In principle, Customer Segmentation was to indicate to the companies how to tailor their offer to market expectations and customer preferences
The aim was to discover unmet needs and to help make decisions about product development and market entry.
However, today customer segmentation is perceived in terms of Facebook Ads, and anyone entering a particular word in Google Search and clicks your ad in Google Ads is often considered a customer.
But neither demographic, nor psychographic (values, tastes, preferences, lifestyle) segmentation concept enables you to identify the market segments to enter (and with which products).
What distinguishes the market segmentation only aimed at increasing brand identity and establishing emotional ties between the customer and the brand, from the segmentation which will provide the answer to the basic business questions?
Can we work on our product personas without customer segmentation?
Customer Segmentation approaches
Over the past 100 years, the approach to Customer Segmentation has evolved along with the market challenges.
World War II redefined the demand. Many new consumer products appeared which did not require a lot of advertising.
All it took was to ensure product availability and describe their features. It was so easy to succeed.
We targeted the advertising at the groups of customers of specified age, education, place of residence and economic situation.
Soon, the customers were on longer so predictable. In the 1960s even the least educated customer group had money in their pockets, and the rich began to look for more sophisticated products.
The demographic segmentation no longer made sense since the criteria of education and wealthiness have ceased to be determining factors.
In the 1970s a belief was coined that convincing a customer to a buy a product involves presenting a person similar to the customer or a person he/she would like to resemble.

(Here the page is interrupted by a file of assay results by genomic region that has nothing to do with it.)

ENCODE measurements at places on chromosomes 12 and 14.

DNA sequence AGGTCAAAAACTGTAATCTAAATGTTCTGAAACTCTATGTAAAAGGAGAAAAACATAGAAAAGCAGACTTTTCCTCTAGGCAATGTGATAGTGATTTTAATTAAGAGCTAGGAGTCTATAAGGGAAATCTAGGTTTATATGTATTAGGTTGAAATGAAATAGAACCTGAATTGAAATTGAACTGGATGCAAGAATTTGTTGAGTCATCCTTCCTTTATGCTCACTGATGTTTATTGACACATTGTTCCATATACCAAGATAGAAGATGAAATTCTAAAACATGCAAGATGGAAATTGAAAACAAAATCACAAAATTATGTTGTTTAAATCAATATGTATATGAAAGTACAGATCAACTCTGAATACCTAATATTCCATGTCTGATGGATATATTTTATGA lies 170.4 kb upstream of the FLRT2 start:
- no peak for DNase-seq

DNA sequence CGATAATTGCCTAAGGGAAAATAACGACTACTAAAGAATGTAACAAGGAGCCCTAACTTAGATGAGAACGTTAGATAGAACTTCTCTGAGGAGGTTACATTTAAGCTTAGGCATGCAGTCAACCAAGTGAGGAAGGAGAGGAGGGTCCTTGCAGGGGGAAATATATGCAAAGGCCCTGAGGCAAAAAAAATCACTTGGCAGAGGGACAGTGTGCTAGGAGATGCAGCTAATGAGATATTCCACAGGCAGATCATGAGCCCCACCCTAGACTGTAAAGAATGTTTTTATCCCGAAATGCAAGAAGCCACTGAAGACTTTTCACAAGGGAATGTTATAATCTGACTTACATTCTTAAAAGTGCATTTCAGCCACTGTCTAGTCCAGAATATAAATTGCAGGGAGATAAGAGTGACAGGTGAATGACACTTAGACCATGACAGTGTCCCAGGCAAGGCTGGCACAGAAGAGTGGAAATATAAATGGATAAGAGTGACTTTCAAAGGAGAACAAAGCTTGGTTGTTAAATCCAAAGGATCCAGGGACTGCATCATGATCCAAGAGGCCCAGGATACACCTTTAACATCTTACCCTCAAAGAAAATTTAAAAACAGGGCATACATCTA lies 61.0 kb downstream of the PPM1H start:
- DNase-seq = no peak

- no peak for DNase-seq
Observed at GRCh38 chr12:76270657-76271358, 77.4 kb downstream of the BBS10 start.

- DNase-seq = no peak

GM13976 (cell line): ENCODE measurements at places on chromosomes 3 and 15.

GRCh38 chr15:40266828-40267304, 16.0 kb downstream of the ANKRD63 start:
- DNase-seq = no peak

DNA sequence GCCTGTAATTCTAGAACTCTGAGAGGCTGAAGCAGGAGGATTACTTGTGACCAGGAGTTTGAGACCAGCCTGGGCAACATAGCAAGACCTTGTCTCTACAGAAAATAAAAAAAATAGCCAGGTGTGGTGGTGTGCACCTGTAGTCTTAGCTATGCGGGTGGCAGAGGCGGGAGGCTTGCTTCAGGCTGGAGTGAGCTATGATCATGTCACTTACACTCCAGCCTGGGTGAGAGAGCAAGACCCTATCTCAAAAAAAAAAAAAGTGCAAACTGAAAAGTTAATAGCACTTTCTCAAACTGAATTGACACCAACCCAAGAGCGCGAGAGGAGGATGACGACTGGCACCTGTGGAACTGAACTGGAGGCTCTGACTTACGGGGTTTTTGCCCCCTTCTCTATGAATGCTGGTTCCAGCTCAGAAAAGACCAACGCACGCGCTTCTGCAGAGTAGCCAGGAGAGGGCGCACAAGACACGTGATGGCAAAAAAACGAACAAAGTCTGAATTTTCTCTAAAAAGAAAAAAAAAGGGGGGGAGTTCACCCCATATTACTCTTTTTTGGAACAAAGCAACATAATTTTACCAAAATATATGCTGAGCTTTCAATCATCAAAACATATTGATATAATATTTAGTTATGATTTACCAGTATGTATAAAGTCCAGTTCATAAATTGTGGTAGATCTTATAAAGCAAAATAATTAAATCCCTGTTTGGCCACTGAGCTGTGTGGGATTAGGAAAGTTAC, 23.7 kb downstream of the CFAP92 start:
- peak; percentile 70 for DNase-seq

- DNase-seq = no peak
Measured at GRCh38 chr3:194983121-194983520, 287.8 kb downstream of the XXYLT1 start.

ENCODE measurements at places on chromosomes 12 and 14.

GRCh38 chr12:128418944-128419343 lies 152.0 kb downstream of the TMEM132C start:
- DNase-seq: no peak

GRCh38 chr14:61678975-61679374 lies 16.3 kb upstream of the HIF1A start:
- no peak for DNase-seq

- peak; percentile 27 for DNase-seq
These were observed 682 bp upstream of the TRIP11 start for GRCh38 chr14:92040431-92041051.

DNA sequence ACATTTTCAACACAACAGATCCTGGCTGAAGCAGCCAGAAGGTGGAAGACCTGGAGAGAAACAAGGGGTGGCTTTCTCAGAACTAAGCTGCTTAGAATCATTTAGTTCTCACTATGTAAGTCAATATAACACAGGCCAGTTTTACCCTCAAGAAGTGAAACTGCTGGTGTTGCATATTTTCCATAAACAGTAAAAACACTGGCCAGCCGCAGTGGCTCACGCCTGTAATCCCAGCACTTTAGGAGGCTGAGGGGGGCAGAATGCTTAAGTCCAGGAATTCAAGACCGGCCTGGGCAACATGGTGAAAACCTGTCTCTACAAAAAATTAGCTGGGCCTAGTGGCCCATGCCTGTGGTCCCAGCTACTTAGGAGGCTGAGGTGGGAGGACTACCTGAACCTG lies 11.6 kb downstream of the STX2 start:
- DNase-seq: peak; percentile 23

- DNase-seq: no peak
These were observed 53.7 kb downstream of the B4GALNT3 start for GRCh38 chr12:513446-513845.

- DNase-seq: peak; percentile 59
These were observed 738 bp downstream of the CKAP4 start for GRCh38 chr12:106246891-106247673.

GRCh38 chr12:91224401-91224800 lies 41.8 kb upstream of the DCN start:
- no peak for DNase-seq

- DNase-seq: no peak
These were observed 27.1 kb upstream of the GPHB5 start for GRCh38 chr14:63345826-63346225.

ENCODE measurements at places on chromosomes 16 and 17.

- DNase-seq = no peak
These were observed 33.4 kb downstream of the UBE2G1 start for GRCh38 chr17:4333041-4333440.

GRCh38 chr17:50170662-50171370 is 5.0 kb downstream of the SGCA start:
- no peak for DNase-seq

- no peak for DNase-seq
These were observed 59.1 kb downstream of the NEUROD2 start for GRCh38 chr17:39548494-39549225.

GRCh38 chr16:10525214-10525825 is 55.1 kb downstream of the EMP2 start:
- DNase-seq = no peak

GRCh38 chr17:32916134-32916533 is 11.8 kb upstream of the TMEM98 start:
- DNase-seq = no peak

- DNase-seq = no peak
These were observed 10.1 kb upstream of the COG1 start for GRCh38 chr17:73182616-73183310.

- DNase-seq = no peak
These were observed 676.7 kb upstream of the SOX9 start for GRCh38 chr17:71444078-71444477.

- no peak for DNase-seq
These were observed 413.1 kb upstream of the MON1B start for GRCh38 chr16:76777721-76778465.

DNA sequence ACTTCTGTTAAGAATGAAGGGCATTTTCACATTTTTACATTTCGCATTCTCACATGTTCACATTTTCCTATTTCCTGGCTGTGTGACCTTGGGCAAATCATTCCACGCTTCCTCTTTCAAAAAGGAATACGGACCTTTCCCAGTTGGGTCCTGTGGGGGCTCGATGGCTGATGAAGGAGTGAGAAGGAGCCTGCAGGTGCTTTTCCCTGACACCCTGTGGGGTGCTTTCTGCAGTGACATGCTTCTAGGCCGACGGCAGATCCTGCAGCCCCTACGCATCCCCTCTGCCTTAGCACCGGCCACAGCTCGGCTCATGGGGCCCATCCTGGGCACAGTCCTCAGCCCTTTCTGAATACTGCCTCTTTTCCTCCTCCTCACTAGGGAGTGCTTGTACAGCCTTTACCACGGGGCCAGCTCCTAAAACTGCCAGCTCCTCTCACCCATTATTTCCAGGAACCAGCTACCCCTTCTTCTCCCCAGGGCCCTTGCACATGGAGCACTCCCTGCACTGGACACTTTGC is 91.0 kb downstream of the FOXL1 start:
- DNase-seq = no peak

The advertising focus shifted from functional features of a product to the emotions related to owning it and status raising.
The logical consequence was a market segmentation that reflected a target group characteristics and lifestyle.
Functional differences between products began to blur as the companies copied and developed them faster and faster.
In 1978, Arnold Mitchell and his colleagues at the Stanford Research Institute proposed a new customer classification system, named VALS (Values, Attitudes And Lifestyles).
The principles of this system were based on theories developed by David Riesman, a sociologist at Harvard University, and Abraham Maslow, a psychologist at Brandeis University, the author of the well know hierarchy of needs.
The VALS system divides people into 9 basic character types. The behavior of a given customer can be explained based on his/her belonging to one of the types.
Despite the fact that Customer Segmentation in terms of psychographic profile does not answer the question regarding the market segments to enter and with what products, it proves helpful in brand positioning and relationship building.
What the Customer Segmentation should be like?
This is described by David Meer and Daniel Yankelovich in Harvard Business Review. According to them, a segmentation brings tangible benefits to a company when it reveals certain customer habits and preferences.